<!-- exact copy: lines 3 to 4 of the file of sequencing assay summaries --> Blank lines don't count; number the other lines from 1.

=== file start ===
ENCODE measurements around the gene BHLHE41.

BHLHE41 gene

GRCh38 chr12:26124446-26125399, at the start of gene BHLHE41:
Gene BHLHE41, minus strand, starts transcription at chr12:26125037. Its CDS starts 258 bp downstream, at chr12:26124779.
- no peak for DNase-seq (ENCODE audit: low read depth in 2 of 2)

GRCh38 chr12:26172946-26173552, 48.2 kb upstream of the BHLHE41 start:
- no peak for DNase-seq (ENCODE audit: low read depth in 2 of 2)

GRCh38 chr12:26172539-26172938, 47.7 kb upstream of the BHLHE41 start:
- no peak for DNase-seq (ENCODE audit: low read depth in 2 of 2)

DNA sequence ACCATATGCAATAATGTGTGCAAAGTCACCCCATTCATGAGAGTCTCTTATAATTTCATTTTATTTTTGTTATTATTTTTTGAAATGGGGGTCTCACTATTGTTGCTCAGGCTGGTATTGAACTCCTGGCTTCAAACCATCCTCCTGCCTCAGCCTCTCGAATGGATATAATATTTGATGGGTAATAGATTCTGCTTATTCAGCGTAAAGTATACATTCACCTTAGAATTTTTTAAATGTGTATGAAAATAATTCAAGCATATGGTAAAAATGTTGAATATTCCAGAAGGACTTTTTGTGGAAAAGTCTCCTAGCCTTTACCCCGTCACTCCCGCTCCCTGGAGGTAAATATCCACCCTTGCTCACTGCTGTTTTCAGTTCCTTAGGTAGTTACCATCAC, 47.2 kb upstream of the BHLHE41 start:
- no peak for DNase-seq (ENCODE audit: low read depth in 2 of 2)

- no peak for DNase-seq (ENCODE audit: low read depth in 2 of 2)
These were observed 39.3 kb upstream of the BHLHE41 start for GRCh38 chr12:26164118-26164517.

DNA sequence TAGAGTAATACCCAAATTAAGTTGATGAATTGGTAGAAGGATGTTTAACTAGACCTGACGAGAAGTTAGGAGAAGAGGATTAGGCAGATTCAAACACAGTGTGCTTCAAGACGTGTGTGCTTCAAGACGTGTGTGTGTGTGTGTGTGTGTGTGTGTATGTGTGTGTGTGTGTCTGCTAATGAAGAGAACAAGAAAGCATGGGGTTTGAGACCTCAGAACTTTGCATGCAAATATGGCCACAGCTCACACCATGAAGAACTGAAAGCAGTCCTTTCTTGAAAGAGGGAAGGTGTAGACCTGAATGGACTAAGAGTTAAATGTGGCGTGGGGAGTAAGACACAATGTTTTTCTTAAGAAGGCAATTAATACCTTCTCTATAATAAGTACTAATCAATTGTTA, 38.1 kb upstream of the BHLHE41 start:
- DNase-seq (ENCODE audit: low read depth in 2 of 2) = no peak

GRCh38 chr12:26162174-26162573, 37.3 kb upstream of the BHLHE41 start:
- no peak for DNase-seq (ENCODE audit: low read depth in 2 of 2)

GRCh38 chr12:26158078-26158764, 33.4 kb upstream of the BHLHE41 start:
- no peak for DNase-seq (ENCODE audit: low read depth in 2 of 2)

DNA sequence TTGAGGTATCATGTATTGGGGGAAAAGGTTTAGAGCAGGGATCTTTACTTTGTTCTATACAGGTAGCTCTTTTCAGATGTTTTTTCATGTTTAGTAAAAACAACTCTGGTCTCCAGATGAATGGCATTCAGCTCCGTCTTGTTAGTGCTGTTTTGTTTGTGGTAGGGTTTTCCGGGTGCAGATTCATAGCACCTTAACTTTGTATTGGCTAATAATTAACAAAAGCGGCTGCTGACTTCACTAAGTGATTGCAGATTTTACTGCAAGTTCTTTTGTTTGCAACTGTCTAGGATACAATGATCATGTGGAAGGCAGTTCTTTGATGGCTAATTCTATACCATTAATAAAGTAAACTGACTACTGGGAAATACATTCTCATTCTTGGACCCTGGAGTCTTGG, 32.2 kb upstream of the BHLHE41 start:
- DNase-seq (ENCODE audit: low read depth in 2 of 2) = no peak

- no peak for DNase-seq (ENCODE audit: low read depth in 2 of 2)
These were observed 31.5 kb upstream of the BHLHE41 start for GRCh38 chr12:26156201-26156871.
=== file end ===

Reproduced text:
GRCh38 chr12:26124446-26125399, at the start of gene BHLHE41:
Gene BHLHE41, minus strand, starts transcription at chr12:26125037. Its CDS starts 258 bp downstream, at chr12:26124779.